Home  

Saints Index

Oct 26 - Bl Bonaventure of Potenza -1711

Bonaventure was born of poor but virtuous parents in Potenza in the kingdom of Naples. A pious priest gave the boy instructions in Latin. At the age of 15, Bonaventure received the Franciscan habit among the Conventuals. After his profession, he resumed his studies with great ardor, but his zeal for perfection was less ardent.

His superiors sent him to Amalfi, where he lived eight years under the guidance of an eminent director of souls. This spiritual director trained his pupil above all in humility, self abnegation, and obedience, and Bonaventure achieved a high degree of perfection in these virtues.

One day Bonaventure told his master that the key to the sacristy was lost. "Well," said his master with a smile, "then you will have to look for it in the well; get a rod and fish it out." Promptly Bonaventure went to the well and with rod and line fished for the key. It was not long before he actually drew it out. God rewarded him in a miraculous manner for his blind obedience.

As a priest he labored with remarkable success. His words, conduct, prayer, and mortification combined to produce blessed results. His simple sermons made a deep impression on all hearts. At times a single word of his was enough to move the most hardened sinner to contrition.

At various times he was appointed guardian of a convent, but his humble pleas were always successful in changing the mind of his superiors. Obedience at length compelled him to accept the position of novice master. In this office he sought to inculcate in his pupils above all the practice of humility and obedience.

An epidemic broke out among the townsfolk, and Bonaventure at once sacrificed himself. Fearless of contracting the disease, he hastened from end to end of the town, rendering every possible service to the stricken, even the lowliest, and administering the sacraments to them. He cured many miraculously; he multiplied their insufficient provisions by his blessing, and he foretold future events.

After Bonaventure had been a shining model of virtue among his brethren for 45 years, he felt that his last hour was at hand. While the community gathered about his bed during the administration of the last sacraments, the dying man in touching words begged pardon of his superior and the community for his many faults and infractions of the rule, as he called them.

Deeply moved, the superior handed him the crucifix, and amid abundant tears the servant of God kissed the feet of the Savior, and then died peacefully on October 26, 1711. Pope Pius VI beatified him in 1775.

ON SPIRITUAL PRIDE
1. Consider in Blessed Bonaventure the example of a saint who began with humility, advanced by humility, and reached the pinnacle of sanctity by humility. So much is sanctity bound up with humility. It rests on humility as its foundation, only by means of this virtue can it increase, and humility alone makes it possible to persevere in sanctity unto a blessed end. Learn from this how destructive spiritual pride must be. Anybody who is leading a religious life or striving after Christian perfection and proudly considers himself better than others or presumes to think he amounts to anything in the sight of God, has a worm gnawing interiorly at all the good and pious practices he performs. He actually amounts to nothing before God, and if he persists in being proud he will eventually be lost. When spiritual pride is laid hold of the angels, they were cast into hell and became devils. Then the devil seduced our first parents by making them believe they would be like God. -- Does he perhaps use the same ruse to tempt you?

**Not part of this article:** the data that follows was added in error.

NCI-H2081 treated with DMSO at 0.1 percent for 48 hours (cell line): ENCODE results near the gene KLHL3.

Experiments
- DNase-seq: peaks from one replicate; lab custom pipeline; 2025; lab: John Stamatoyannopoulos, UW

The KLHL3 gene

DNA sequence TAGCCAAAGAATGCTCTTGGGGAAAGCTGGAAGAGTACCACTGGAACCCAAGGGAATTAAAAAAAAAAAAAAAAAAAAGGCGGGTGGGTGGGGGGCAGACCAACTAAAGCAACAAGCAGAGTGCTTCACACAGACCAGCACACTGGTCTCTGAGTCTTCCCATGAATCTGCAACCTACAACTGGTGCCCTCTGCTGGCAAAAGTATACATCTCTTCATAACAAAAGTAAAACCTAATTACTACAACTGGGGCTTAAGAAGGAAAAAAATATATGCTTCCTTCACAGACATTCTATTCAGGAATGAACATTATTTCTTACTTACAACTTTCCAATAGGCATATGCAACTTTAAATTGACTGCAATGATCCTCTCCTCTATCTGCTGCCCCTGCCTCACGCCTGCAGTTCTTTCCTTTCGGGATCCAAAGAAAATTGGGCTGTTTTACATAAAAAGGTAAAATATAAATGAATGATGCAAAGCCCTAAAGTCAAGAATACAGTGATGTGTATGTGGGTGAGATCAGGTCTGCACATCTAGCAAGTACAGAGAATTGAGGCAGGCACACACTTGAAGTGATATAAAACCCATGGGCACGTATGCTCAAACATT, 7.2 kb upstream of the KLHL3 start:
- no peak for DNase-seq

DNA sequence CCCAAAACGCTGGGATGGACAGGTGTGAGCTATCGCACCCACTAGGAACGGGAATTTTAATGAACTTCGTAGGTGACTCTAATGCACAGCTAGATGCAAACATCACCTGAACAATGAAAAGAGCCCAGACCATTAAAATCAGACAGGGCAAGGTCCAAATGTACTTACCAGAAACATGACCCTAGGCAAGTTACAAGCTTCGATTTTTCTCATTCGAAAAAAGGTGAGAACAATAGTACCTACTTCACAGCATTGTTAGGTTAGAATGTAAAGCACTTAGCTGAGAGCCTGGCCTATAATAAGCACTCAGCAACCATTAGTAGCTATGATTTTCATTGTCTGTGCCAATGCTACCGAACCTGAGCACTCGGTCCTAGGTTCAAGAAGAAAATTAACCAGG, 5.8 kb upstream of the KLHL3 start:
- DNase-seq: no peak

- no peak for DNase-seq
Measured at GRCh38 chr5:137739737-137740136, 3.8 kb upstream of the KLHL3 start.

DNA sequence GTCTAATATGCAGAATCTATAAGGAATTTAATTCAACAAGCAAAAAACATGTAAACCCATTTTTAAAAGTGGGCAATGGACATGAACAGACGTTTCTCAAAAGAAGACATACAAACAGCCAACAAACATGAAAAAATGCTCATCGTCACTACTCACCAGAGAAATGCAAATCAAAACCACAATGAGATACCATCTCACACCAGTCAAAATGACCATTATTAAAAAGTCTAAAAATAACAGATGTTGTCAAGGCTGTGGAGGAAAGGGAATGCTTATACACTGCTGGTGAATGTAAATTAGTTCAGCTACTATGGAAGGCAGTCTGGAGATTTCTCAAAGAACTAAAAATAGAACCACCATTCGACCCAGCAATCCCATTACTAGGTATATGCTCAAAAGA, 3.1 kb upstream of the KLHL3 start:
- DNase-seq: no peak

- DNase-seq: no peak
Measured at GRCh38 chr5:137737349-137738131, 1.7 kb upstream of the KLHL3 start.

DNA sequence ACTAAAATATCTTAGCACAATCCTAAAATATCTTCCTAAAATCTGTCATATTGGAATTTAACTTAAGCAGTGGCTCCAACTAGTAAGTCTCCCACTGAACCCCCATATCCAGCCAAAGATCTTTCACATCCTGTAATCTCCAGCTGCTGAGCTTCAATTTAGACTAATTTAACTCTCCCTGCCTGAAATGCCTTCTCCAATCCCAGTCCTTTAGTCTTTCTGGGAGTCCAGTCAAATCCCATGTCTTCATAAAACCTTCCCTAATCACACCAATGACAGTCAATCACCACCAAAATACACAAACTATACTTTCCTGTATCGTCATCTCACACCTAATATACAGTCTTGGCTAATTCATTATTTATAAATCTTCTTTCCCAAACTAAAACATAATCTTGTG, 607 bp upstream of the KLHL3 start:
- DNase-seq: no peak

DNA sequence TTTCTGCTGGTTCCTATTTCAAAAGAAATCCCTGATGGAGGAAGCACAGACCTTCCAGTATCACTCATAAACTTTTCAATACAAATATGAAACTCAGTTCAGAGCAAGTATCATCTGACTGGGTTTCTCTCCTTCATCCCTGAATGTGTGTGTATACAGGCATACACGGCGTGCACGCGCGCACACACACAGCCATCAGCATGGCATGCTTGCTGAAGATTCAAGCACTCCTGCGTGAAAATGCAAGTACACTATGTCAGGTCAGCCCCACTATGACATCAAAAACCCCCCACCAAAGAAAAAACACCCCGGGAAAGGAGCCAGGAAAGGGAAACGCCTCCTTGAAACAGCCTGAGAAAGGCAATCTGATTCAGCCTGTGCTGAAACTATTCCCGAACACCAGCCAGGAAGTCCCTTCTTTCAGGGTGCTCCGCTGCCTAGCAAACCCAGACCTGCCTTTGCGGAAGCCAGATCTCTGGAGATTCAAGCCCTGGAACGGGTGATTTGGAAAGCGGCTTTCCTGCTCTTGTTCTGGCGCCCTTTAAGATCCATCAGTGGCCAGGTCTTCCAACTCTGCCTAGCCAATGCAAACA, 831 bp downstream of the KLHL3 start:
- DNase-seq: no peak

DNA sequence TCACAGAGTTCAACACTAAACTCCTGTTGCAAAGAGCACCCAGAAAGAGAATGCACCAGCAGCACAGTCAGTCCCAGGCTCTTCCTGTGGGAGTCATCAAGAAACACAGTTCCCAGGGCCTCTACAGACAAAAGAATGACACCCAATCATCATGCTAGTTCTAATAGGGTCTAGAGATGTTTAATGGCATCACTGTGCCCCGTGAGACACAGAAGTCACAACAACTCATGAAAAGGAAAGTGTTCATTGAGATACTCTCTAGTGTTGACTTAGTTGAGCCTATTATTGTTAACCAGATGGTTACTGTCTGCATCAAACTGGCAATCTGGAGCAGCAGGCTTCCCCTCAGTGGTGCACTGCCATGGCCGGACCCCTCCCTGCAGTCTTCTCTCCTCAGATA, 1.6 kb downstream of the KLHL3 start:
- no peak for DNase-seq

2. Consider how pride, like a smooth serpent, creeps in unobserved. It is part of our fallen nature. "Nature," says Thomas a Kempis (3:54), "labors for its own interests; it willingly receives honor and respect, but is afraid of shame and contempt." Hence it happens that we take pleasure in thinking of our good works and advantages, always speaking about ourselves, and in setting ourselves up as models for others. "Not he who commends himself, is approved, but he whom God commends" (2 Cor 10:18). Recall the parable of the proud Pharisee and the humble publican, which our Lord addressed to those who trusted in their justice while they despised the rest of men. "This man went down into his house justified, rather than the other" (Luke 18:14). -- Which of the two do you resemble?
3. Consider how we should struggle against pride and self-sufficiency. We must often plead with God as did the Wise Man: "O Lord, Father and God of my life, leave me not to their devices. Give me not haughtiness of my eyes, and turn away from me all coveting" (Eccli 23:4-5). Then, too, for our humiliation, we should reflect on our faults and our sins. Just as the proud peacock, on spreading its brilliant feathers, immediately drops his wings when he sees his ugly feet, so will a look at our failures soon chase away pride. Finally, imitate Blessed Bonaventure by exercising yourself in acts of obedience and humility. Think of Mary, who called herself a handmaid of the Lord at a time when an angel announced God's greatest prerogatives of grace to her. Say to God: "O Lord I am Thy servant and the son of Thy handmaid" (Ps 115:7).

PRAYER OF THE CHURCH
O God, who didst propose Blessed Bonaventure, Thy confessor, to us as an admirable example of obedience, grant, we beseech Thee, that like him we may deny our will and adhere to Thy commandments. Through Christ our Lord. Amen.

from: The Franciscan Book of Saints, ed. by Marion Habig, ofm., 1959 Franciscan Herald Press